Like other adventure bikes, the Aprilia Caponord treats the rider to a neutral riding position with ample legroom and an easy reach to the wide handlebar. The wide, flat seat is 33 inches high, fine for my 34-inch-inseam legs but a stretch for those of average or lower height. Standard hand guards and a small, height-adjustable windscreen provide decent wind protection, but I felt turbulence around my shoulders and helmet.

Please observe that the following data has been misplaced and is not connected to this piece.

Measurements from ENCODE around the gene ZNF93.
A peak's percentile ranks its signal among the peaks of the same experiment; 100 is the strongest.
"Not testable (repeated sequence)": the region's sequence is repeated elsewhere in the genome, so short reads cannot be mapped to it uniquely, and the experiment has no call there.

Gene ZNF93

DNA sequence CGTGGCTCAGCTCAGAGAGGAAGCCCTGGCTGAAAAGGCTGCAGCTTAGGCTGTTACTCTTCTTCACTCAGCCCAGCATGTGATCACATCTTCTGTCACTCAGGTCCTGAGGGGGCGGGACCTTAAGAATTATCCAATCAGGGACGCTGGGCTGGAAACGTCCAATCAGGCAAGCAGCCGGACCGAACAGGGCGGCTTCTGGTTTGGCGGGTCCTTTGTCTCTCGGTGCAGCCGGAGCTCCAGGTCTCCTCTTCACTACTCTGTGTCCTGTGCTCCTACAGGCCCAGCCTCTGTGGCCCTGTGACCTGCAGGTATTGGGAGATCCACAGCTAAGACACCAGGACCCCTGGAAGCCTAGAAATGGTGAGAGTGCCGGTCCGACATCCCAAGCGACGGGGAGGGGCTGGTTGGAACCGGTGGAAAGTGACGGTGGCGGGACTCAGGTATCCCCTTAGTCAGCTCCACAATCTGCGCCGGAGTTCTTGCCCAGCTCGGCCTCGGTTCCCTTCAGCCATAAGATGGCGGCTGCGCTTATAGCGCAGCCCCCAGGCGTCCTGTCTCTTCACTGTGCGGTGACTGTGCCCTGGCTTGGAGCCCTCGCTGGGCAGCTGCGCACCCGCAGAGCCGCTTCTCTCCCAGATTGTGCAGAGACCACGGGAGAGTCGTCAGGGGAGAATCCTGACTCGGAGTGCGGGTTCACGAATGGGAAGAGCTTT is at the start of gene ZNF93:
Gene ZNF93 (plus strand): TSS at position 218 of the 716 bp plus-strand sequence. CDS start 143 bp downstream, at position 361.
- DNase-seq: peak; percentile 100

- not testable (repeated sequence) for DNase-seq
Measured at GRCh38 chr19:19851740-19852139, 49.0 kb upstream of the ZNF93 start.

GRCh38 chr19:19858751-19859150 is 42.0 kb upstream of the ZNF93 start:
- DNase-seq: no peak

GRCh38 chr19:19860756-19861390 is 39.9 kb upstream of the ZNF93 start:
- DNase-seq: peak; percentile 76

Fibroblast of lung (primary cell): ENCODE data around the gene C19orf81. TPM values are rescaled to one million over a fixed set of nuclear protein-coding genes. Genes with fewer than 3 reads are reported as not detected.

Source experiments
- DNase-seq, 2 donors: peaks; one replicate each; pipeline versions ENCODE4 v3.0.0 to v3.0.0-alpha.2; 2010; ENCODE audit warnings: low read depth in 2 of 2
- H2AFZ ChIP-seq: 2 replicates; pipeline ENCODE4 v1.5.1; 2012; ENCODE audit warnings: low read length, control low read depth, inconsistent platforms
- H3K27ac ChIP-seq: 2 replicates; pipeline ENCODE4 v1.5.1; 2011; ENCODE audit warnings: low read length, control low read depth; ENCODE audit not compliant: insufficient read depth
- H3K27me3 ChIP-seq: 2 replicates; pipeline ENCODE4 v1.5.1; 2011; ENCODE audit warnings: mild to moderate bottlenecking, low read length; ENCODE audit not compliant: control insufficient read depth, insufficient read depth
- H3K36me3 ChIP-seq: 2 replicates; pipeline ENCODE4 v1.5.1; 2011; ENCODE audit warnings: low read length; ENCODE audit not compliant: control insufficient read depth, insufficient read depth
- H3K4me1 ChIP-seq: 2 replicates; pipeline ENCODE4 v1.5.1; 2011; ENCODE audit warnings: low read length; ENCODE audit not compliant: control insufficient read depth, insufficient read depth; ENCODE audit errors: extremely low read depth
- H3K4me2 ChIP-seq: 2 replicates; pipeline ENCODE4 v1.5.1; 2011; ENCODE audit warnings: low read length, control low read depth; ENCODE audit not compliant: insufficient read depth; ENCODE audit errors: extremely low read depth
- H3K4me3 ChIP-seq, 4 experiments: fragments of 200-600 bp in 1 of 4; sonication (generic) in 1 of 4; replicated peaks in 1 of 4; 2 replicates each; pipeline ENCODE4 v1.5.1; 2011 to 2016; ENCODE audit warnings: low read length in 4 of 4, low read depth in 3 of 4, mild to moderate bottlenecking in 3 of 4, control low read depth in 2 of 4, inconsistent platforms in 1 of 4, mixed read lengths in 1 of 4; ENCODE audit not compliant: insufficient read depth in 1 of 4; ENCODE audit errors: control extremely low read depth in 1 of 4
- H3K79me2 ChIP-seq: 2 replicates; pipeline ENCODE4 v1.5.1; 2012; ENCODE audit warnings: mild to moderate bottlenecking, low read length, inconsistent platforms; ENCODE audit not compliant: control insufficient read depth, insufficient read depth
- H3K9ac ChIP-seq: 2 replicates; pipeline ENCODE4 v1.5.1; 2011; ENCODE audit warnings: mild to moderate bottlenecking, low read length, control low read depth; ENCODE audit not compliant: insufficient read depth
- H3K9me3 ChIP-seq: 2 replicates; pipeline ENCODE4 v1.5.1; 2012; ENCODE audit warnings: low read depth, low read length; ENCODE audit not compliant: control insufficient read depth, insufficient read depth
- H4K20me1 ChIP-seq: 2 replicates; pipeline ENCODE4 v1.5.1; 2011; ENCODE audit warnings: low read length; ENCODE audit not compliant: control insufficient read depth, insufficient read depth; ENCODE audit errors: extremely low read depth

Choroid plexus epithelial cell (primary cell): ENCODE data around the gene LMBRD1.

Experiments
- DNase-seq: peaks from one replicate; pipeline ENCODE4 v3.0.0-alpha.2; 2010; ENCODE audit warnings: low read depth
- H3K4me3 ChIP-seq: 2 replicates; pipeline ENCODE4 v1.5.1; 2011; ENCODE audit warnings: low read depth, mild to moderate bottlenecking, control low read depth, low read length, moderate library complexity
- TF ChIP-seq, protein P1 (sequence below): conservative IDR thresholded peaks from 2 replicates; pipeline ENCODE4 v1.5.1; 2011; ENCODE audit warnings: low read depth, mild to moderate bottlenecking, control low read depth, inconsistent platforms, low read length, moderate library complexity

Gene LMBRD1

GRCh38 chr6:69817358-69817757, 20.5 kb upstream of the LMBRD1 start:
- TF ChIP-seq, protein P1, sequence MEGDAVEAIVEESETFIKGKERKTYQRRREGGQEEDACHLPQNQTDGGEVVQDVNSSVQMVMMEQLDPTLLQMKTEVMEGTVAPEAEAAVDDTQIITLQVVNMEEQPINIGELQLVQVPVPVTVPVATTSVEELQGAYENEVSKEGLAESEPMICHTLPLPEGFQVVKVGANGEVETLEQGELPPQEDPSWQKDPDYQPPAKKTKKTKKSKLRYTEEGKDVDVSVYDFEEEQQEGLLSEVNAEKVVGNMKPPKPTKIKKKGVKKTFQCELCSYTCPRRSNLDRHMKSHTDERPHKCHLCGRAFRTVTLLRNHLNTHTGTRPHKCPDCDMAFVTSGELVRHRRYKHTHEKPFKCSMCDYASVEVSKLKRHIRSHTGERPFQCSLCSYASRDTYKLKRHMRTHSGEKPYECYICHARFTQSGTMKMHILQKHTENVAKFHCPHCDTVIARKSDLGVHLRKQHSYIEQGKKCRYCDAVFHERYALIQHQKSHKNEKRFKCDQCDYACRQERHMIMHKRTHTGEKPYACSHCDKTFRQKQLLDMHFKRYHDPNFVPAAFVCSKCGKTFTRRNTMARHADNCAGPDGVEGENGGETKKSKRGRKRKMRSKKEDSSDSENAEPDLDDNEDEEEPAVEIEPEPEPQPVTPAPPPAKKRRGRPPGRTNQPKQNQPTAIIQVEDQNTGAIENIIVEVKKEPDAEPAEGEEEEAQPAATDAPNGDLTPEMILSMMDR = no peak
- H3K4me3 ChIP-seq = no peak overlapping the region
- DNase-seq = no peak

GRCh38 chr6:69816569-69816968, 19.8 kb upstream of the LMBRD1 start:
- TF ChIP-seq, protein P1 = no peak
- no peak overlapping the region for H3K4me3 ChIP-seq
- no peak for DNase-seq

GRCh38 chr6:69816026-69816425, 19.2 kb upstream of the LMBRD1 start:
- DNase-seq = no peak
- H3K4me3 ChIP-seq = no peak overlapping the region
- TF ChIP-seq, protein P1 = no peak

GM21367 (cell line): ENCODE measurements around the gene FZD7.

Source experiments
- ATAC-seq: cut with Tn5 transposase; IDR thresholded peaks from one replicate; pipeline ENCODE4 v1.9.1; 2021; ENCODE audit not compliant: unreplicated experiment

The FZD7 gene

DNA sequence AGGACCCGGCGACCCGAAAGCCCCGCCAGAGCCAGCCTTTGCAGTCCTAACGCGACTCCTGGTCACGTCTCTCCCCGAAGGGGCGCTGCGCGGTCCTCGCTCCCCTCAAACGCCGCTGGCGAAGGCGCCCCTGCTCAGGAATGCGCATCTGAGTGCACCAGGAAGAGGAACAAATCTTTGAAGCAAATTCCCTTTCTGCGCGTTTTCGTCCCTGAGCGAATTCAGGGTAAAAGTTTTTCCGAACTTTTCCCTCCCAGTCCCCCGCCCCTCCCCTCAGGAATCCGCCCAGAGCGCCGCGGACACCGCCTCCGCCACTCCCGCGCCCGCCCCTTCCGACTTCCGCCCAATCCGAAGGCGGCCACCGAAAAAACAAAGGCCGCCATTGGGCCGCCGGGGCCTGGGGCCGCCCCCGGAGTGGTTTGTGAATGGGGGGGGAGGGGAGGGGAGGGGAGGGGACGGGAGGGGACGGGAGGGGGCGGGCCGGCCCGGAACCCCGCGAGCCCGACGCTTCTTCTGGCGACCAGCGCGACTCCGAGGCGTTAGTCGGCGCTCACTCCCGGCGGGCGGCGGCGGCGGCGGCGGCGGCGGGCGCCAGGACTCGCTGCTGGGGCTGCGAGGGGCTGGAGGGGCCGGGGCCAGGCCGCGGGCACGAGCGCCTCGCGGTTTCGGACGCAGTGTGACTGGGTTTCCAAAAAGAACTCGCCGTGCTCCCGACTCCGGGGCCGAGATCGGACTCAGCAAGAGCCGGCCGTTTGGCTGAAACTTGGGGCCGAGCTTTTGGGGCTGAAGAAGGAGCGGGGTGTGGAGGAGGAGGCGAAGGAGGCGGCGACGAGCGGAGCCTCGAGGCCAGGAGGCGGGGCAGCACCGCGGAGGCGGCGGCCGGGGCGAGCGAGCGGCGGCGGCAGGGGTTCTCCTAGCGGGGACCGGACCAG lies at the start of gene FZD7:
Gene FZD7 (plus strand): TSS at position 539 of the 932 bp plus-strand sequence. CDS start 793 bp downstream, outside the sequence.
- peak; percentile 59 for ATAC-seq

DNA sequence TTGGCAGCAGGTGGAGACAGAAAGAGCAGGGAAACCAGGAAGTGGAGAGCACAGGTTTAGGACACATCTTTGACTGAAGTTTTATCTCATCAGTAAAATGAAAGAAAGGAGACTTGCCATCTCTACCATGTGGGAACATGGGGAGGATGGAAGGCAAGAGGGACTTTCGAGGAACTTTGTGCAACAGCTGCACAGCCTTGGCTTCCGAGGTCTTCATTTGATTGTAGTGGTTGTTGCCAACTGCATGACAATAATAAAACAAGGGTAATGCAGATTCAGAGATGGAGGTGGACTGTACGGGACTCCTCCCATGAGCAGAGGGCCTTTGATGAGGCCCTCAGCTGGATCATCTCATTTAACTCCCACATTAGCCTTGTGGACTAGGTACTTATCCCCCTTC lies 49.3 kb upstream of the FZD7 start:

Twisting the Caponord’s throttle doles out generous grunt—Aprilia claims 125 horsepower at 8,250 rpm and 86 lb-ft of torque at 6,800 rpm from it’s liquid-cooled 1,197cc 90-degree V-twin, which has chain final drive and a slick-shifting 6-speed transmission. There’s just enough rumble from the engine and roar from the exhaust to be entertaining but not overwhelming. While stopped with the engine running in neutral, I started playing with buttons. The Mode button on the left handlebar scrolled through the computer functions (tripmeter, clock, average speed, max speed, etc.). Fiddling with the small buttons next to the instrument panel allowed me to adjust settings for traction control, preload and ABS. The starter button doubles as the kill switch, and flicking it toward me cut the engine. I fired it up again, and another quick tap on the starter made the ECU icon on the instrument panel flash, and another selected the next mode. Engine/ECU mode can be changed on the fly, but the throttle must be closed for the new mode to take effect. There are three modes: Sport – full power with quick throttle response; Touring – full power with mild throttle response; and Rain – limited power with mild throttle.